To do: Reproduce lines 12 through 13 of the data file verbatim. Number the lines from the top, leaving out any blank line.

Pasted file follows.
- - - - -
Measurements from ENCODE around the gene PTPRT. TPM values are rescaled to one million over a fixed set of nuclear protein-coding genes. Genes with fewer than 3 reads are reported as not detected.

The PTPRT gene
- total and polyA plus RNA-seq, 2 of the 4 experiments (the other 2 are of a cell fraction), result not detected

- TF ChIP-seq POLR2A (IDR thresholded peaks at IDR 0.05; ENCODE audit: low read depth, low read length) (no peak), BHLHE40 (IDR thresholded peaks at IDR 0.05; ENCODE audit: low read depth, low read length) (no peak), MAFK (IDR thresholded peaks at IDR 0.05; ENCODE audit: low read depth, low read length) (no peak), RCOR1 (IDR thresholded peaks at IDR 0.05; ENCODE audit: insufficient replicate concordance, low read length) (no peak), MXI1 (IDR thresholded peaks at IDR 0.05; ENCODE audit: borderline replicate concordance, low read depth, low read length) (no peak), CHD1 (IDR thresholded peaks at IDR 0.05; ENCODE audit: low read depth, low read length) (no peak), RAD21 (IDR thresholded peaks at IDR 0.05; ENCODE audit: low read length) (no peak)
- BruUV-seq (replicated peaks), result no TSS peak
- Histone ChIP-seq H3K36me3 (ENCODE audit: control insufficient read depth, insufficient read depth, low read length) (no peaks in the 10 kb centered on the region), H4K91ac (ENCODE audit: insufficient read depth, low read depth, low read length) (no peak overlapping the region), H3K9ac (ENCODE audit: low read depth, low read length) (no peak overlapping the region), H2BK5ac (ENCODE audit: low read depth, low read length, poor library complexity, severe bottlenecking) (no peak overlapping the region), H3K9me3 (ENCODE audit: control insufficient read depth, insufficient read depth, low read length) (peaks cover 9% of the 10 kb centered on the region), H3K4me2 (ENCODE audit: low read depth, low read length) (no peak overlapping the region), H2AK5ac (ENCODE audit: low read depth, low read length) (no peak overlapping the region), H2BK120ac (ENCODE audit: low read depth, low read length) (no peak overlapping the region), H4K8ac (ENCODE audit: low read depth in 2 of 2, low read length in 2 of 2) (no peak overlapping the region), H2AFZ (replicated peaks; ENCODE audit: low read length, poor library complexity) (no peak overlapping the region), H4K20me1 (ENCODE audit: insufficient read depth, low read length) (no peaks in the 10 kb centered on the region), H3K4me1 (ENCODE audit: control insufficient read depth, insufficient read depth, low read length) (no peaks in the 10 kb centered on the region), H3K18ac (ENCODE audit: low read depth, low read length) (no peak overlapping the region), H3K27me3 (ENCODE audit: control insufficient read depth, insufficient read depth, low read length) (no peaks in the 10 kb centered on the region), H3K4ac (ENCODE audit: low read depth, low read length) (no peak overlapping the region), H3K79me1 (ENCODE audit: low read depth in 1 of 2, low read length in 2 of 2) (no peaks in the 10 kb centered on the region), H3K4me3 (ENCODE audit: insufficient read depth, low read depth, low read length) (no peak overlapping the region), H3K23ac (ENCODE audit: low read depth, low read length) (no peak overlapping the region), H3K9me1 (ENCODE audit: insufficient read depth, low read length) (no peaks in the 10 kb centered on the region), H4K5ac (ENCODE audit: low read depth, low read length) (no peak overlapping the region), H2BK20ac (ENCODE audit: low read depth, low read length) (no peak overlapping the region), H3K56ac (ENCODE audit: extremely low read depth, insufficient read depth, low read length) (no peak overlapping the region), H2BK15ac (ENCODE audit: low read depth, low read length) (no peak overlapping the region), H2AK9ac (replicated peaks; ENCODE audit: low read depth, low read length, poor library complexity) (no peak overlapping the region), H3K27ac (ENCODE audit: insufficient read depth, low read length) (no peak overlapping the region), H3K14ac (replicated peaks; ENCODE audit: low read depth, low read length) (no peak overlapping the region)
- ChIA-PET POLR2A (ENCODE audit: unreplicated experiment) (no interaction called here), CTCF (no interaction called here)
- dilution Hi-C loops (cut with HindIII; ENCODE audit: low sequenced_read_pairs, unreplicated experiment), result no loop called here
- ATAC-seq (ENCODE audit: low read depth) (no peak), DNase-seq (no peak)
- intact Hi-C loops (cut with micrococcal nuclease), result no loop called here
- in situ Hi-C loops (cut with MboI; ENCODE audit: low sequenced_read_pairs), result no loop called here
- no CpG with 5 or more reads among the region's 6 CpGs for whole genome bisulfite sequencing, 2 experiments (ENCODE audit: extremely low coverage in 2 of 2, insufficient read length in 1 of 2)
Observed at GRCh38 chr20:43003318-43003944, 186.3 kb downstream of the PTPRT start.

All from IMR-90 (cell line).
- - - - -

- no CpG with 5 or more reads among the region's 6 CpGs for whole genome bisulfite sequencing, 2 experiments (ENCODE audit: extremely low coverage in 2 of 2, insufficient read length in 1 of 2)
Observed at GRCh38 chr20:43003318-43003944, 186.3 kb downstream of the PTPRT start.